London has had the biggest global influence on English language and world literature of any city in the world. Following is a guide to Literary London.
One of the best places to develop and refine an appreciation of London's importance to English and world literature is the British Library.
- the British Library, 96 Euston Rd, St Pancras in Bloomsbury. Tube King's Cross St Pancras, Euston and Euston Square. Open 9.30 am - 6 pm weekdays. Open late Tu until 8 pm. Weekend hours: Sa 9.30 am - 5 pm, Su 11 am - 5 pm. Free access to public areas and galleries.
- the Reading Room, British Museum Great Court [dead link], British Museum, Great Russell St, Bloomsbury
- Shakespeare's Globe Theatre
- the Rose Theatre
- Southwark Cathedral - includes inspiring monuments to both Shakespeare and Sam Wanamaker, the American whose vision inspired the rebuilding of the nearby Globe Theatre
The 1631 marble funeral effigy of the famous 17th century poet and Dean of St Pauls can be seen in the South Quire Aisle of St Paul's Cathedral , one of the few surviving relics of Old St Paul's Cathedral, destroyed in the Great Fire of London in 1666 - scorch marks can still be seen on the base of the statue
- Dr Johnson's House [dead link], 17 Gough Square, just off Fleet Street - this fine Georgian house marks the residence in which Dr Johnson compiled his great Dictionary of the English Language.
- Charles Dickens Museum, 48 Doughty St, Bloomsbury, ☎ , fax: . open Mo - Sa 10 am to 5 pm (last admission 4.30 pm), Tu 10 am - 7 pm, Su 11 am - 5 pm (last admission 4.30pm). admission £5.00 (students & seniors £4.00, children £3.00, families £14.00 (2 adults & up to five children) Special group rates apply..
- the Old Curiosity Shop, 13-14 Portsmouth St
Sherlock Holmes and Sir Arthur Conan Doyle
- the Sherlock Holmes Museum , 221b Baker Street
- a statue of Winnie the bear and Lt. Colebourn at the London Zoo commemorates the bear (born 1914 near White River, deceased 1934 in London) who inspired Winnie the Pooh.
The Bloomsbury Group
Bloomsbury and Fitzrovia - George Bernard Shaw, Virginia Woolf
Writers' burials and monuments
- 'Poets' Corner', Westminster Abbey []
Poets' Corner is one of the better known parts of Westminster Abbey and can be found in the South Transept. This part of the Abbey was not originally destined as a burial place for writers, playwrights and poets; the first poet to be buried here, Geoffrey Chaucer, was laid to rest here on account of his more mundane position as Clerk of Works to the Palace of Westminster - the fact that he had authored the Canterbury Tales was irrelevant at the time.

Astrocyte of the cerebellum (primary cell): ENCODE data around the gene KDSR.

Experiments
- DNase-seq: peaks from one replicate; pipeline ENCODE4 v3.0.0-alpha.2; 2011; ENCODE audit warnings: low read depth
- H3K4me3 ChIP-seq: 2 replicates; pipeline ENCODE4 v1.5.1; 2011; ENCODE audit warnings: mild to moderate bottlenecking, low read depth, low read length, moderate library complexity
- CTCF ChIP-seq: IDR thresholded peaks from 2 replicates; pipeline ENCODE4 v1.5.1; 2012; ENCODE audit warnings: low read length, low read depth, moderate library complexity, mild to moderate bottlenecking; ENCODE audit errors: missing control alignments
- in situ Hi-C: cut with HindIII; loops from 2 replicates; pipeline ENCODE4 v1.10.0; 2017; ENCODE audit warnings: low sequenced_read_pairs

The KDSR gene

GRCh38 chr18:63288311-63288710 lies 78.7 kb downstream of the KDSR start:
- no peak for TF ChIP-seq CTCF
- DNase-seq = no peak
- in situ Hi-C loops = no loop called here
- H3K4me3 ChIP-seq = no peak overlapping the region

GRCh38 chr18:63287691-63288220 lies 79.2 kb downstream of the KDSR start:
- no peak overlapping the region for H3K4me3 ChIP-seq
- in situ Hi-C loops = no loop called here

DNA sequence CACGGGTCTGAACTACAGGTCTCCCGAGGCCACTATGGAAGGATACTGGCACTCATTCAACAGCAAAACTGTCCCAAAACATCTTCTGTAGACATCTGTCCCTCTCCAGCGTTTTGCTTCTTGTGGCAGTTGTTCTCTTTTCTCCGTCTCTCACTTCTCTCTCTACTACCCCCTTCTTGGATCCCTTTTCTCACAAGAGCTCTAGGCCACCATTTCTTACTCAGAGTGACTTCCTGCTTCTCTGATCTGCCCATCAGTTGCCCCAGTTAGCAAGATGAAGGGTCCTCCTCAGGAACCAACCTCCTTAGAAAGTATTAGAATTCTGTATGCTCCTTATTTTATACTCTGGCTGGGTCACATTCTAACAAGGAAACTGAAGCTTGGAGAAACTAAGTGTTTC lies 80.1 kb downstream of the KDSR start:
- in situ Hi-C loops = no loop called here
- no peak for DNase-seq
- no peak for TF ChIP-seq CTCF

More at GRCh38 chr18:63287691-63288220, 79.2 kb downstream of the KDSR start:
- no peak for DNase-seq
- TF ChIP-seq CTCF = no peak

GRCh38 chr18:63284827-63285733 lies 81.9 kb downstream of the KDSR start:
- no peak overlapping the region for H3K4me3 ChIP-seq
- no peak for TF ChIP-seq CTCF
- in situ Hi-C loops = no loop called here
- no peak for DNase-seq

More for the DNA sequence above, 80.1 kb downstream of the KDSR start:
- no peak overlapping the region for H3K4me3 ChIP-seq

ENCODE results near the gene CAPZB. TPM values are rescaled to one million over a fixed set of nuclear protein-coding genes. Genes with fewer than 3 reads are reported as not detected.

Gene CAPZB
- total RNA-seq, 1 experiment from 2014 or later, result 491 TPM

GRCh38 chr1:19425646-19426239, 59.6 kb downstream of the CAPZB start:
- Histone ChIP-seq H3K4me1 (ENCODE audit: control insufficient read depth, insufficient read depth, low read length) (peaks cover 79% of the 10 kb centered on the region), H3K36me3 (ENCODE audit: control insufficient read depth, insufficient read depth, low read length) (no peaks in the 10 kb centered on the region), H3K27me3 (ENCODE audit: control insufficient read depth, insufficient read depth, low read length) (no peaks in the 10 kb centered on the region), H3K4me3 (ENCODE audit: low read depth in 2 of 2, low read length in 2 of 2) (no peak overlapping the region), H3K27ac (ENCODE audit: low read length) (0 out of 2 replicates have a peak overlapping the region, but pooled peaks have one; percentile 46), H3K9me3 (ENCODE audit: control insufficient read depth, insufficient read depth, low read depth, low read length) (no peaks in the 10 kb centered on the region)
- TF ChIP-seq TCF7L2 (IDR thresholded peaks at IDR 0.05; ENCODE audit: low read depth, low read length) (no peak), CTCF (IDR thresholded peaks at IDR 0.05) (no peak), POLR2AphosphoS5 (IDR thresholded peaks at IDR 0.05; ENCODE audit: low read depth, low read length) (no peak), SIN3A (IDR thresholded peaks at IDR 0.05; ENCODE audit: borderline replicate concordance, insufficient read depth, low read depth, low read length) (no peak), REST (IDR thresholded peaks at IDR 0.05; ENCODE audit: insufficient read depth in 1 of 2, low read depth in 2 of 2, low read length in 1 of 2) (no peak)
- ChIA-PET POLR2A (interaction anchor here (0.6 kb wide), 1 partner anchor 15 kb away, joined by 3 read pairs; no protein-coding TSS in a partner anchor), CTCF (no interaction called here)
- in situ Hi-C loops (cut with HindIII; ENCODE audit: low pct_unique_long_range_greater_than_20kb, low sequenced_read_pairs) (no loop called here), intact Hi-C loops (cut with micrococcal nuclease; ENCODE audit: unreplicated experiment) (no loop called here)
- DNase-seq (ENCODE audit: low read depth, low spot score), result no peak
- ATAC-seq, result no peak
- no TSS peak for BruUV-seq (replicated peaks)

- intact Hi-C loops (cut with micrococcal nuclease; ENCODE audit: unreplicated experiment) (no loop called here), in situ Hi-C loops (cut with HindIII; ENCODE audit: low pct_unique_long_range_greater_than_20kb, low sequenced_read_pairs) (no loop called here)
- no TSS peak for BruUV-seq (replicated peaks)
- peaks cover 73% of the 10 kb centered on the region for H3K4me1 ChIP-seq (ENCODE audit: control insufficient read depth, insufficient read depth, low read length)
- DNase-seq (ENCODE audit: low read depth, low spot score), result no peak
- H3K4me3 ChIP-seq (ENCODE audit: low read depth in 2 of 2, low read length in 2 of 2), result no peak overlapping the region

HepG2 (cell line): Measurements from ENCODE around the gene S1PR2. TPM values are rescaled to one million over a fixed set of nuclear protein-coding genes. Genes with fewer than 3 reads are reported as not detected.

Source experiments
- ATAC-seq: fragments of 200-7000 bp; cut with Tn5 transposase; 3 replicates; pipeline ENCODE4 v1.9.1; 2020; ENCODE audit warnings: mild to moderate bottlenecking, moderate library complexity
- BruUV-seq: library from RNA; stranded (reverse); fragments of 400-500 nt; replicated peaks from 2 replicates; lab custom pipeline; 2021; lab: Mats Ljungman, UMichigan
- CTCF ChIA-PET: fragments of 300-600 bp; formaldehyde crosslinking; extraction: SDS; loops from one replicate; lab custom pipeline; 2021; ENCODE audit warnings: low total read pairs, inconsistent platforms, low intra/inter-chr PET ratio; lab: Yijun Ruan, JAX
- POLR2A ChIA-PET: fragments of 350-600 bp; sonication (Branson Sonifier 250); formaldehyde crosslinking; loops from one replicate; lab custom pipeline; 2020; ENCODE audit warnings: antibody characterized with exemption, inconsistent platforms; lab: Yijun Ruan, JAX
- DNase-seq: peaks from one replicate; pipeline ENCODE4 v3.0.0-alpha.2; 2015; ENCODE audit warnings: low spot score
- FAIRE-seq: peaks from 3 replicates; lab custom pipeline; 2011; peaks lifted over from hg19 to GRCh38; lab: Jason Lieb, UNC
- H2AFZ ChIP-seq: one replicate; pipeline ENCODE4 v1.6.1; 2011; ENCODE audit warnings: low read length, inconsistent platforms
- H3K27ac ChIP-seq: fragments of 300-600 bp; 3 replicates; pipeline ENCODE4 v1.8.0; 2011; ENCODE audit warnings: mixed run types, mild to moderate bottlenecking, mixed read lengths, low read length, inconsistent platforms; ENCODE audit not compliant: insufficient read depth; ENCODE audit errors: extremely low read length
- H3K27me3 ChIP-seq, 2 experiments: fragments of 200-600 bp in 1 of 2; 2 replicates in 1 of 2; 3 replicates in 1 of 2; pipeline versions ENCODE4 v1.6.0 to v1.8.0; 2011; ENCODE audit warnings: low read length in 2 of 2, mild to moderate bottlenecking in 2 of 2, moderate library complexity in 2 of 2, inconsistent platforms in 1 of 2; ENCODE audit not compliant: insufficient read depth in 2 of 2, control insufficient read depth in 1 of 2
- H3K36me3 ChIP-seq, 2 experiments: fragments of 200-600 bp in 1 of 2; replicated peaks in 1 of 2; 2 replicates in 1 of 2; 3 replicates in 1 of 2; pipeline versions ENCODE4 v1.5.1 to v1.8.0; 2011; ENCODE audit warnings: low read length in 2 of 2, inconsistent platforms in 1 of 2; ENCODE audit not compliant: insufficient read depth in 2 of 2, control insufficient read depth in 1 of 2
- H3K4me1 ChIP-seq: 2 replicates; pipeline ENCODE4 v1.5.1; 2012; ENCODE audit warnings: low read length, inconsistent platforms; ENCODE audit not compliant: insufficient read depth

During the flowering of English literature in the 16th century over 150 years later, however, a more elaborate tomb was erected to Chaucer by Nicholas Brigham and in 1599 Edmund Spenser was laid to rest nearby. These two tombs formed the nucleus of a tradition that developed over succeeding centuries.
In addition to Chaucer and Spenser, Poets' Corner contains the later burials of poets John Dryden, Tennyson, Robert Browning and John Masefield. Writers of prose, including William Camden, Dr Samuel Johnson, Richard Brinsley Sheridan, Rudyard Kipling and Thomas Hardy are also buried here.
The grave of Charles Dickens attracts special devotion from many visitors interest: as a writer who drew attention to the hardships born by the socially deprived and who advocated the abolition of the slave trade, he won enduring fame and gratitude and today, more than 110 years later, a wreath is still laid on his tomb on the anniversary of his death each year.
As well as actual burials, Poets' Corner also commemorates the life of literary greats (and quite a few who have faded into obscurity) with memorials: amongst these are the poets John Milton, William Wordsworth, Thomas Gray, John Keats, Percy Bysshe Shelley, Robert Burns, William Blake, T.S. Eliot and Gerard Manley Hopkins. Writers such as Samuel Butler, Jane Austen, Oliver Goldsmith, Sir Walter Scott, John Ruskin, Charlotte, Emily and Anne Brontë, Henry James and Sir John Betjeman have also been given memorials here. Perhaps the greatest English writer, William Shakespeare, also has a memorial here: buried in his home town of Stratford-upon-Avon in 1616, Shakespeare had to wait until 1740 before his monument (designed by William Kent) was placed in the transept. Another late addition was Lord Byron, whose lifestyle caused a scandal although his poetry was much admired: although he died in 1824, he was finally given a memorial only in 1969.
Not all who are buried in Poets' Corner were literary in background: the burial place of the famous composer George Frederic Handel can also be seen here, as well as the graves of David Garrick, the 18th century Shakespearean actor, and Laurence Olivier, actor of our age. A number of Abbey churchmen are also interred amongst the poets.
Oscar Wilde's monument, to the east of Trafalgar Square: "We are all in the gutter but some of us are looking at the stars" (Lady Windermere's Fan)
Literary tours and walks
- London Walks - very popular guided walks (£5 per person), such as: Shakespeare's London, In the Footsteps of Sherlock Holmes and The London of Oscar Wilde
- London Adventure [dead link] - an informal literary group dedicated to public readings and specialist literary tours
- Angel Weekend Walks [dead link] - literary & historical strolls (£6 per person / £5 concs) Charles Dickens and Islington, George Orwell's Islington, Islington Murder Mile also provides great detail on Joe Orton.
- The Literary London Walking Tour - an interesting, informative and funny walk through London and its literary hotspots of the past and present. Meet local writers and poets and listen to them perform their works (£15 per person - FREE for all June and July 2012).
Charing Cross Road, Fleet Street
Contemporary fiction: Monica Ali, Zadie Smith, The Da Vinci Code